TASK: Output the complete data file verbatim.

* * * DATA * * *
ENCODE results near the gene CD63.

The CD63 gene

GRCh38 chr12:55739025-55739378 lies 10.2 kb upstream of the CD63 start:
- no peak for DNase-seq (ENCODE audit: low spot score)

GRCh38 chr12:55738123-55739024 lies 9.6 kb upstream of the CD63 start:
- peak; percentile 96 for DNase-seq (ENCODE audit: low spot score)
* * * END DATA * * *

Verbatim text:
ENCODE results near the gene CD63.

The CD63 gene

GRCh38 chr12:55739025-55739378 lies 10.2 kb upstream of the CD63 start:
- no peak for DNase-seq (ENCODE audit: low spot score)

GRCh38 chr12:55738123-55739024 lies 9.6 kb upstream of the CD63 start:
- peak; percentile 96 for DNase-seq (ENCODE audit: low spot score)